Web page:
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MWC 2010

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Windows Phone 7 Dell Mini 5 HTC LG Mini  

Microsoft today unveiled Windows Phone 7 Series. This new version of their mobile OS is a dramatic departure from previous versions. Microsoft went back to the drawing board on this one, both with the code and with the user interface. They're not talking much about the code and platform just yet (that comes next month) but they have shown us the user interface.

Contrary to some rumors, there is no "consumer" and "professional" version - there's just the one version.

The user interface looks absolutely nothing like previous versions. If you've used a Zune HD, you're halfway there. There's a lot of big, pretty text, lists, and swiping up, down, left and right. The animation between screens is sexy as hell. Only what's absolutely necessary and relevant is shown on the screen. Forget about status bars, menu bars, or any of the usual "chrome", as Microsoft calls it. Instead, all you see is the content you're working with at the moment, and absolutely minimalist icons. Well, there is a very minimal status bar on some screens, but it's much more minimal than you're probably used to.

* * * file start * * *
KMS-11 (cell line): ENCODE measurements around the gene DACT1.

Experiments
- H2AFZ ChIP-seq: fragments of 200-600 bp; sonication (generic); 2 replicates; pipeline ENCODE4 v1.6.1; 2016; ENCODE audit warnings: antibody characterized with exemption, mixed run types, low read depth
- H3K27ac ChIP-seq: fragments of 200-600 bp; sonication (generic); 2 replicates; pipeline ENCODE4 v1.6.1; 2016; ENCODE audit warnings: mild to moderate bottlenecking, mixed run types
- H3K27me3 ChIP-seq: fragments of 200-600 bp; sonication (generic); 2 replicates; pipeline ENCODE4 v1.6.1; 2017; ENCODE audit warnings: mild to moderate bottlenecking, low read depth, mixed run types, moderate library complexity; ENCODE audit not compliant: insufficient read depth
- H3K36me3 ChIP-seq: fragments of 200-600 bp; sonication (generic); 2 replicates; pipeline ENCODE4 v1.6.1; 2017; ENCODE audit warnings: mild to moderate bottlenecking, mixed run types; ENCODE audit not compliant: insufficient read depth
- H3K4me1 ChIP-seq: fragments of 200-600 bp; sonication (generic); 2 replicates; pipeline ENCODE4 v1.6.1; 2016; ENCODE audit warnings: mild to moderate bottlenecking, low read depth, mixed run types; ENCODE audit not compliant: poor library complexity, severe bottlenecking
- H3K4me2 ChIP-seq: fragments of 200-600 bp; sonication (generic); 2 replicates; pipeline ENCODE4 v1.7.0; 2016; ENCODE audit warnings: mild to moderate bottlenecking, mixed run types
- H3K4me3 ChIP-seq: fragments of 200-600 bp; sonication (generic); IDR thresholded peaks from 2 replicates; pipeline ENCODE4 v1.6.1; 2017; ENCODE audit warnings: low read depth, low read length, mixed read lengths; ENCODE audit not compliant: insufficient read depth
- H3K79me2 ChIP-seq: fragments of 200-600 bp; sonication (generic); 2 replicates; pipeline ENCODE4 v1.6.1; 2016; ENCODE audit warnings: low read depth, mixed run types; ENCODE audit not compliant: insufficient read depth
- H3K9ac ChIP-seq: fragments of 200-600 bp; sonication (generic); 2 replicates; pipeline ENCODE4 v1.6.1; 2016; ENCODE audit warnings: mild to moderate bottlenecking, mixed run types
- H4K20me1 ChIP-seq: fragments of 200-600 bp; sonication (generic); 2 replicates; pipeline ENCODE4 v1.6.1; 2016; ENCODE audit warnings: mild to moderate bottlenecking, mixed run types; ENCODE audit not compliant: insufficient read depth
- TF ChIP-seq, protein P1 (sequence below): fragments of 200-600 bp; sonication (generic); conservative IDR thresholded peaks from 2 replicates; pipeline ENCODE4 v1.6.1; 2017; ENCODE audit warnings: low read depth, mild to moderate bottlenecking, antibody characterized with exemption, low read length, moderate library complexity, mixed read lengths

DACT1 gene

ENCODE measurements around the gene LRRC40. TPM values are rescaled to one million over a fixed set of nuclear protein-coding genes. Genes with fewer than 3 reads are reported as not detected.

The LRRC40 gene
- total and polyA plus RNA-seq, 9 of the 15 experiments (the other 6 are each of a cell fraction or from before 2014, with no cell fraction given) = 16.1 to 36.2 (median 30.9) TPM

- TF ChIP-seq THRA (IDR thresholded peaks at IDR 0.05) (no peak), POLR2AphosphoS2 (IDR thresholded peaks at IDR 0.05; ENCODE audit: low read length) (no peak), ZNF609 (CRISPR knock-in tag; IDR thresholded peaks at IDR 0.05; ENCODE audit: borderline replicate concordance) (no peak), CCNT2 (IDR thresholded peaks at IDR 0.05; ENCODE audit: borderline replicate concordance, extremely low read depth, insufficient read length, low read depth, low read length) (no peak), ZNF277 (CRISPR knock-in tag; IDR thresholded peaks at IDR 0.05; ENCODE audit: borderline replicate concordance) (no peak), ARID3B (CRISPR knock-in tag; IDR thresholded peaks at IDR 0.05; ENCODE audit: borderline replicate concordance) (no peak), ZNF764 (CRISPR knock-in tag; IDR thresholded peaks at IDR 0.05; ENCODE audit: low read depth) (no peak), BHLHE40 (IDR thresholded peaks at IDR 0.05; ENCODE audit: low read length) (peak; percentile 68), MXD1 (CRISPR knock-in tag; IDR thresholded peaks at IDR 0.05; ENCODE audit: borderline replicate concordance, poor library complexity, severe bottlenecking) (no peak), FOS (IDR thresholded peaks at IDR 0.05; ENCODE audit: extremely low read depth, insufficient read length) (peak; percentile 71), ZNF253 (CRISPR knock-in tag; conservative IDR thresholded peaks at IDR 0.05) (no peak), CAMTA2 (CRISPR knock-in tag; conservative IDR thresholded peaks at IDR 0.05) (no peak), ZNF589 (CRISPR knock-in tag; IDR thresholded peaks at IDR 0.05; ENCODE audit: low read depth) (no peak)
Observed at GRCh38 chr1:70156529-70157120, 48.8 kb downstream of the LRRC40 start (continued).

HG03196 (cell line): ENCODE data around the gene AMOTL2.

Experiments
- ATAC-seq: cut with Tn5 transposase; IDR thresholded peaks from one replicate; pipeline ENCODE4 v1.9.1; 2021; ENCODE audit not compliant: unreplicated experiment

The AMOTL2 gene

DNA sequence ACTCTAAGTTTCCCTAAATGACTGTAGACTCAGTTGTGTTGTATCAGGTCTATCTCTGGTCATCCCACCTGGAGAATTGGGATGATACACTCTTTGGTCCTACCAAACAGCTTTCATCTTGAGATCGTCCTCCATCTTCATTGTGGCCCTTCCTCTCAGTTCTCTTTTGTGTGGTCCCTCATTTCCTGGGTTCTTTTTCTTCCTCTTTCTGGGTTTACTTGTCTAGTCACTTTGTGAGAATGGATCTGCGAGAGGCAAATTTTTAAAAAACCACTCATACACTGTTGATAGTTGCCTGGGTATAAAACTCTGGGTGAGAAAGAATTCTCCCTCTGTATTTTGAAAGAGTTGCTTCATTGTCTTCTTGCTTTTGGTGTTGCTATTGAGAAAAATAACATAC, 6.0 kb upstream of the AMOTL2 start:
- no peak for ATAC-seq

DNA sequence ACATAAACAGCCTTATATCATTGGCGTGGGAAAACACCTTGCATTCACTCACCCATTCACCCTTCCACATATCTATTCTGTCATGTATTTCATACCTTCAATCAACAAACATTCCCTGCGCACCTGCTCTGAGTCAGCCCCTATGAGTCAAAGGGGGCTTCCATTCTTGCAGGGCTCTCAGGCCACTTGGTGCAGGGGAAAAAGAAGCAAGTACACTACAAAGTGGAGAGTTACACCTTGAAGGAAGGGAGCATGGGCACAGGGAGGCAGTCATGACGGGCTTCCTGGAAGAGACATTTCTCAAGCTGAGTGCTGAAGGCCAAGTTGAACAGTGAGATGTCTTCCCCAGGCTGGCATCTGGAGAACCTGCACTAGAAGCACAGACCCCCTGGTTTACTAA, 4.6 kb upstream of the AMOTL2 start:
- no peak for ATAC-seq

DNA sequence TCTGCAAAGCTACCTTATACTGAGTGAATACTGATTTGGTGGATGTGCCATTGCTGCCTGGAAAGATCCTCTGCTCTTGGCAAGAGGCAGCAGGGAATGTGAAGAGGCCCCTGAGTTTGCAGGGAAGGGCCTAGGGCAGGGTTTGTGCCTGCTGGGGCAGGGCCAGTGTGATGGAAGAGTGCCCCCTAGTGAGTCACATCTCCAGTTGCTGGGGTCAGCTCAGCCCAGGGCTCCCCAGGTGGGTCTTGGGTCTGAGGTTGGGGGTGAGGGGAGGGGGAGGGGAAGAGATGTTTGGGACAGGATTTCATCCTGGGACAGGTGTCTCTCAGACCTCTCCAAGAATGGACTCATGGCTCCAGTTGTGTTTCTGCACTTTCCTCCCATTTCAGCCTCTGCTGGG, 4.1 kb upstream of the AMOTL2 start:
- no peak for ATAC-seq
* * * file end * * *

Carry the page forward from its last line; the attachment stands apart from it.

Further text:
Windows Phone 7 - Basics  

It looks very clean and pretty, although sometimes it's a little too simplified. It's not always obvious what the little icons at the bottom do, and it's not at all obvious that you need to tap on the blank area next to them to bring up more options.

The home screen has a "live tile" concept, with a two-column grid layout. Various widgets can go here, with live updating info, like new text messages, missed calls, weather, etc. You can also move any app or contact here as a handy shortcut. Some tiles are double-wide, stretching across both columns. Third-party apps can have live-updating tiles as well.

Windows Phone 7 includes integration with both XBox Live and Zune services. (Coinciding with this, Zune services will finally be going global.) The Zune part isn't Zune "lite", either; it's basically a full Zune HD built right into your Windows Phone. Speaking of Zune, the Zune desktop software will now be the main way you connect your Windows Phone to your PC, much as iTunes is the conduit for connecting an iPhone to the desktop. Goodbye, ActiveSync and WMDC.

Windows Phone 7 - Zune And XBox  

There are several "hubs" in the interface. Examples include People, Pictures, Zune (music), Office, etc. The People hub is esentially the contacts app. The Pictures hub includes social media integration, so you can upload to Facebook and see a feed of you're friends' recent photos. The Office hub include "Documents", obviously, but also OneNote and SharePoint areas that are synced to the cloud.